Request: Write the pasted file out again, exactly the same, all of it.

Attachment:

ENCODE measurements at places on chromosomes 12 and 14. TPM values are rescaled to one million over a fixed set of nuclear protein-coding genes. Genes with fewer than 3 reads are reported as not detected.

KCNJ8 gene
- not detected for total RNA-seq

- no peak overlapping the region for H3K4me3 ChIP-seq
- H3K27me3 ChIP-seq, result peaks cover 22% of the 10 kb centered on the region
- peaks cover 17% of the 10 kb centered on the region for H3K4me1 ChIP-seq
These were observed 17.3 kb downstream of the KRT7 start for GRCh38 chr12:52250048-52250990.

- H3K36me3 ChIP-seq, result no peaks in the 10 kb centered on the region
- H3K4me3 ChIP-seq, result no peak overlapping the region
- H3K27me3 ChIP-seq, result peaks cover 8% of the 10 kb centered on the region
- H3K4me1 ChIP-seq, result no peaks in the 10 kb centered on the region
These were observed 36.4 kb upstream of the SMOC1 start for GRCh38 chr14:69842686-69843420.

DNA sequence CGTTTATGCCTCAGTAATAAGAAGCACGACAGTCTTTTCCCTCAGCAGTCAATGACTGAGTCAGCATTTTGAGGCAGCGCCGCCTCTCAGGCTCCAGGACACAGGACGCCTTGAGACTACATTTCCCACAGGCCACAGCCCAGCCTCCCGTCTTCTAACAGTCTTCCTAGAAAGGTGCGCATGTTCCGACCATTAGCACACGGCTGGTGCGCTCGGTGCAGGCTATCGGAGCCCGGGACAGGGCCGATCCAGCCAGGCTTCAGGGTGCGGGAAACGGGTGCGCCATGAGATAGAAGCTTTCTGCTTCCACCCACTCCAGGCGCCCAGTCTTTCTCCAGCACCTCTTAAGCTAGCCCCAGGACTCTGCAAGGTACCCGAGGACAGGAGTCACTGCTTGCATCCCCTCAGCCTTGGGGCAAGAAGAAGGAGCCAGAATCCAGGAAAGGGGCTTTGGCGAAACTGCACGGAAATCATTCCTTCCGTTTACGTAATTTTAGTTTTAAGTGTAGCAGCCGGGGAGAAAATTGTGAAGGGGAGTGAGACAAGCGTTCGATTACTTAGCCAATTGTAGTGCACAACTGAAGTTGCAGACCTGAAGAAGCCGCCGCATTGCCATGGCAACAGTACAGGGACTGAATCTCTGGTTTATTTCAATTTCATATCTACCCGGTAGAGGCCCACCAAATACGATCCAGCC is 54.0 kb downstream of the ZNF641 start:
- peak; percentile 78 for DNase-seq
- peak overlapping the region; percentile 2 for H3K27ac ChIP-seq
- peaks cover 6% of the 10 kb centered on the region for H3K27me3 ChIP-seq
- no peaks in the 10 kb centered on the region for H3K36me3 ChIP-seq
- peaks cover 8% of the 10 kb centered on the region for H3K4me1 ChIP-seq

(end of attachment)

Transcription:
ENCODE measurements at places on chromosomes 12 and 14. TPM values are rescaled to one million over a fixed set of nuclear protein-coding genes. Genes with fewer than 3 reads are reported as not detected.

KCNJ8 gene
- not detected for total RNA-seq

- no peak overlapping the region for H3K4me3 ChIP-seq
- H3K27me3 ChIP-seq, result peaks cover 22% of the 10 kb centered on the region
- peaks cover 17% of the 10 kb centered on the region for H3K4me1 ChIP-seq
These were observed 17.3 kb downstream of the KRT7 start for GRCh38 chr12:52250048-52250990.

- H3K36me3 ChIP-seq, result no peaks in the 10 kb centered on the region
- H3K4me3 ChIP-seq, result no peak overlapping the region
- H3K27me3 ChIP-seq, result peaks cover 8% of the 10 kb centered on the region
- H3K4me1 ChIP-seq, result no peaks in the 10 kb centered on the region
These were observed 36.4 kb upstream of the SMOC1 start for GRCh38 chr14:69842686-69843420.

DNA sequence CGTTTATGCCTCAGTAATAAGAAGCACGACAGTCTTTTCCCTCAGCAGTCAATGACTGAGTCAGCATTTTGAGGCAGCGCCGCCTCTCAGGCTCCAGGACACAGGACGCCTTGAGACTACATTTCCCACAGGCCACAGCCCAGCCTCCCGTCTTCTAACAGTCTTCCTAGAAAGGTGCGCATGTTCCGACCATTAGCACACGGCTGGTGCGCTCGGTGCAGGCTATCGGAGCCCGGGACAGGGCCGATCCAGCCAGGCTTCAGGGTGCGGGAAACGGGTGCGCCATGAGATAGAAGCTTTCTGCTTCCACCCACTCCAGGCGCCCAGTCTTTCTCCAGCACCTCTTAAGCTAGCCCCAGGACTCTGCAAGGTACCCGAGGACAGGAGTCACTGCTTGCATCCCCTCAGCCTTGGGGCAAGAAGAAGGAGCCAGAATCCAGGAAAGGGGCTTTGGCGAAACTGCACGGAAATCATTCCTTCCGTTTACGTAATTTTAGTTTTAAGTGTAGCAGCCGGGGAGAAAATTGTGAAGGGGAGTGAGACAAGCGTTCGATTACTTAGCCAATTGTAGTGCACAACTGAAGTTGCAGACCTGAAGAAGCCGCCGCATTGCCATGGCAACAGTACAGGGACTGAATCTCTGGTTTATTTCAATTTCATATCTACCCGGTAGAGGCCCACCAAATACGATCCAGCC is 54.0 kb downstream of the ZNF641 start:
- peak; percentile 78 for DNase-seq
- peak overlapping the region; percentile 2 for H3K27ac ChIP-seq
- peaks cover 6% of the 10 kb centered on the region for H3K27me3 ChIP-seq
- no peaks in the 10 kb centered on the region for H3K36me3 ChIP-seq
- peaks cover 8% of the 10 kb centered on the region for H3K4me1 ChIP-seq